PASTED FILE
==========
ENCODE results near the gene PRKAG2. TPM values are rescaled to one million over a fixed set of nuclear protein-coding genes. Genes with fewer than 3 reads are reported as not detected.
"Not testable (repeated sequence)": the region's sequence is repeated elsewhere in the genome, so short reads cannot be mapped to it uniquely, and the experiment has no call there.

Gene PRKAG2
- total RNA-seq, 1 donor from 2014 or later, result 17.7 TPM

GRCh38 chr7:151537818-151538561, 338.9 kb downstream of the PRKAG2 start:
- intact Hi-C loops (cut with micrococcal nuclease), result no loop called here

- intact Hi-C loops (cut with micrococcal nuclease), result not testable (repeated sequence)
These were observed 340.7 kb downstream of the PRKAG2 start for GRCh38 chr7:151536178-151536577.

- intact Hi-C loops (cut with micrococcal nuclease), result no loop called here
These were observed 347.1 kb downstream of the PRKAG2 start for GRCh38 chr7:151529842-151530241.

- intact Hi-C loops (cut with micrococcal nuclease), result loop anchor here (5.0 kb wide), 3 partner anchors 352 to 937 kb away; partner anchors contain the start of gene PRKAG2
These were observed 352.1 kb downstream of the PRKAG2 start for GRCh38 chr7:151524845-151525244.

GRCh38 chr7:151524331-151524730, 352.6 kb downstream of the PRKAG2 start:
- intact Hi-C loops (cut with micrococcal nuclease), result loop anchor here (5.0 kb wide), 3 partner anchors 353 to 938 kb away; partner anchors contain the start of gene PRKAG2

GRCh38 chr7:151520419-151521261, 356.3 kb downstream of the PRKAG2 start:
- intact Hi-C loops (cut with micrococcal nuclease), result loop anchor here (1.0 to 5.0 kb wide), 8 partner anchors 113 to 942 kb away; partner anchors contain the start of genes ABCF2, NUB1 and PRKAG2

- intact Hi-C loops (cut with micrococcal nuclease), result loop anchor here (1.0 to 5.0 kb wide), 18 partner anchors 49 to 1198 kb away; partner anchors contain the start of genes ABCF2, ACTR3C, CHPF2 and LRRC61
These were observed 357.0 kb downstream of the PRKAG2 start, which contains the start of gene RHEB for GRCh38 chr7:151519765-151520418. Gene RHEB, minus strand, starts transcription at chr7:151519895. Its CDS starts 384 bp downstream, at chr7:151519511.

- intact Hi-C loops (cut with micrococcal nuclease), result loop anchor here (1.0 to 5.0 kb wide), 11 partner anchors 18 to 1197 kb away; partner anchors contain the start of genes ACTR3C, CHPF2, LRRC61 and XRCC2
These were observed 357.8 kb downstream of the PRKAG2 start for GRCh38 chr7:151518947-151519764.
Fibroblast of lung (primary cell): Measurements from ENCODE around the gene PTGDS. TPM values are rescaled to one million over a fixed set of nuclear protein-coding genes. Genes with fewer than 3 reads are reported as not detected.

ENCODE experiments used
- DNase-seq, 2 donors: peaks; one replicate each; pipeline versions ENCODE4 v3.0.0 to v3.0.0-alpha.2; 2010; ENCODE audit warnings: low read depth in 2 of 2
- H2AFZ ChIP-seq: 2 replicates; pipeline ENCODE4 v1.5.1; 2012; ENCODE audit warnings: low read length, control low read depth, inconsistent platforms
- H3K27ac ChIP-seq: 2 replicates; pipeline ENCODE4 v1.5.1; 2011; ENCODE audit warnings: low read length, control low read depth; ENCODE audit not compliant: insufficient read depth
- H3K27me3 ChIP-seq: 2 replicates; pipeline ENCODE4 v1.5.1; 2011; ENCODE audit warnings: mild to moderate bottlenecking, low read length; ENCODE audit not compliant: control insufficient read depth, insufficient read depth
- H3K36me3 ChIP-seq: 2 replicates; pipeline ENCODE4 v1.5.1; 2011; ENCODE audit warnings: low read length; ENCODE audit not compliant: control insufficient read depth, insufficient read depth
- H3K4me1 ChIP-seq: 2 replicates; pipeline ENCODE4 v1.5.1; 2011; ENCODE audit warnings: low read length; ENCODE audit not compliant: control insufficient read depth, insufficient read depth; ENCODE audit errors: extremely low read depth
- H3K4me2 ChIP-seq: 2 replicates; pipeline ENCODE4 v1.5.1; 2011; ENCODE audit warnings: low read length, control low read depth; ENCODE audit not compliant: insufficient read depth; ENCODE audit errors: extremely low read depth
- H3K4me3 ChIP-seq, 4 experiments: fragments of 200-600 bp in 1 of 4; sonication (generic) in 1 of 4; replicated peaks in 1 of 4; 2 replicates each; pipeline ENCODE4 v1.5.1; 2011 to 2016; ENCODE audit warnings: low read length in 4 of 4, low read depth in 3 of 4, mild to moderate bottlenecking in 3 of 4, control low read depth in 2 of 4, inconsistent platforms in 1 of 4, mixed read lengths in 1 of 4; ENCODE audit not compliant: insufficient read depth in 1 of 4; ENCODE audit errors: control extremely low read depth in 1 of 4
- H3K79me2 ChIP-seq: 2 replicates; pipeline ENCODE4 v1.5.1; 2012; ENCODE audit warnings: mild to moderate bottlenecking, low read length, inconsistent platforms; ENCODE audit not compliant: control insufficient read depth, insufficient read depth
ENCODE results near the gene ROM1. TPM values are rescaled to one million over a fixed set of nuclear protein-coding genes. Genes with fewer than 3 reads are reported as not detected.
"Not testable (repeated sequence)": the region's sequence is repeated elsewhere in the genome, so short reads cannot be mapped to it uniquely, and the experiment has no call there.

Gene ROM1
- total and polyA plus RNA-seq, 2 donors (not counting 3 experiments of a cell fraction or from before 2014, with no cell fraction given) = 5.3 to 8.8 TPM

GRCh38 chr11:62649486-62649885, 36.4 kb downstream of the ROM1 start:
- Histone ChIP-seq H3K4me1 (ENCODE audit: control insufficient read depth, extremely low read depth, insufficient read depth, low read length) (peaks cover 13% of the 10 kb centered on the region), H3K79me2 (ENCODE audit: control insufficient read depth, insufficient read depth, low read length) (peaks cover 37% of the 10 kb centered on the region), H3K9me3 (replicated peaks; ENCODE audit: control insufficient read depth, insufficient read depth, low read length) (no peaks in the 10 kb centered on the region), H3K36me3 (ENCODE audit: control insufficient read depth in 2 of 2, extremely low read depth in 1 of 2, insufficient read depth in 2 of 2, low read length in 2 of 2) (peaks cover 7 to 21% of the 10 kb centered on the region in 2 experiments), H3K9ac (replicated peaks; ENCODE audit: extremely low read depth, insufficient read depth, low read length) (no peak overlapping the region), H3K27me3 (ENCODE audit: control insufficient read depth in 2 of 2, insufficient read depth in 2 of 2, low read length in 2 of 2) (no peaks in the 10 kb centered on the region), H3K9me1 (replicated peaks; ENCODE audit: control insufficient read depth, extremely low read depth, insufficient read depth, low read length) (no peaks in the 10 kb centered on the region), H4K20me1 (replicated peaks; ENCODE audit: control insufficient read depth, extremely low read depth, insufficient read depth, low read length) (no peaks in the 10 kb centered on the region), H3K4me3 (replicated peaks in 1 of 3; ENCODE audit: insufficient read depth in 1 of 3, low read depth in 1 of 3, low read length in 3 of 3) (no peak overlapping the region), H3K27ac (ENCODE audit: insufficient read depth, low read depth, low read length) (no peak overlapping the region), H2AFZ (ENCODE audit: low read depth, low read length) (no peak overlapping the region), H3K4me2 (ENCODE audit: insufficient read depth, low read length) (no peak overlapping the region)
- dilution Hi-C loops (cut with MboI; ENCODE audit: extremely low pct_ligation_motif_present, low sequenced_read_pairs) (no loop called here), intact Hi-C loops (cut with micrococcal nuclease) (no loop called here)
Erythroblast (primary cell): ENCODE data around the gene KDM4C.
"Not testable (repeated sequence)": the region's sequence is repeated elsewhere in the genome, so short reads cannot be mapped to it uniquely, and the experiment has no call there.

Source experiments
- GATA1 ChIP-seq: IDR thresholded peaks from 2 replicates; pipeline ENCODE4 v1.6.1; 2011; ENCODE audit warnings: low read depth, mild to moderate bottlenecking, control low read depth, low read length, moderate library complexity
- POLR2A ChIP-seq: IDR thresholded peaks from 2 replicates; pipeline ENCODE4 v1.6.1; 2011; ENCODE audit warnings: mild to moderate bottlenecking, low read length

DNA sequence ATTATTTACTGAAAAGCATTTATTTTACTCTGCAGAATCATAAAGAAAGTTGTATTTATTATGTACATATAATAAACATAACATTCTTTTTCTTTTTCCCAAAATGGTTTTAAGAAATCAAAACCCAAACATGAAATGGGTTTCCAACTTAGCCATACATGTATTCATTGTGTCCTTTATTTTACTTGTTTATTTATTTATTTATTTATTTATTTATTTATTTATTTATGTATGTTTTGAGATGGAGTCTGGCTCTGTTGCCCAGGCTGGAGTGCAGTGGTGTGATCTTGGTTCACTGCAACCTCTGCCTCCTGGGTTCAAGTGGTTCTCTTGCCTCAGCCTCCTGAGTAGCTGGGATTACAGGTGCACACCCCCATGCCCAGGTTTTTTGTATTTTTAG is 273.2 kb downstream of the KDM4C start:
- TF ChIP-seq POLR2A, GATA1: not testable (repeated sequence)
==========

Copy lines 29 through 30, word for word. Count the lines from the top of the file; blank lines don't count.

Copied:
- H3K4me2 ChIP-seq: 2 replicates; pipeline ENCODE4 v1.5.1; 2011; ENCODE audit warnings: low read length, control low read depth; ENCODE audit not compliant: insufficient read depth; ENCODE audit errors: extremely low read depth
- H3K4me3 ChIP-seq, 4 experiments: fragments of 200-600 bp in 1 of 4; sonication (generic) in 1 of 4; replicated peaks in 1 of 4; 2 replicates each; pipeline ENCODE4 v1.5.1; 2011 to 2016; ENCODE audit warnings: low read length in 4 of 4, low read depth in 3 of 4, mild to moderate bottlenecking in 3 of 4, control low read depth in 2 of 4, inconsistent platforms in 1 of 4, mixed read lengths in 1 of 4; ENCODE audit not compliant: insufficient read depth in 1 of 4; ENCODE audit errors: control extremely low read depth in 1 of 4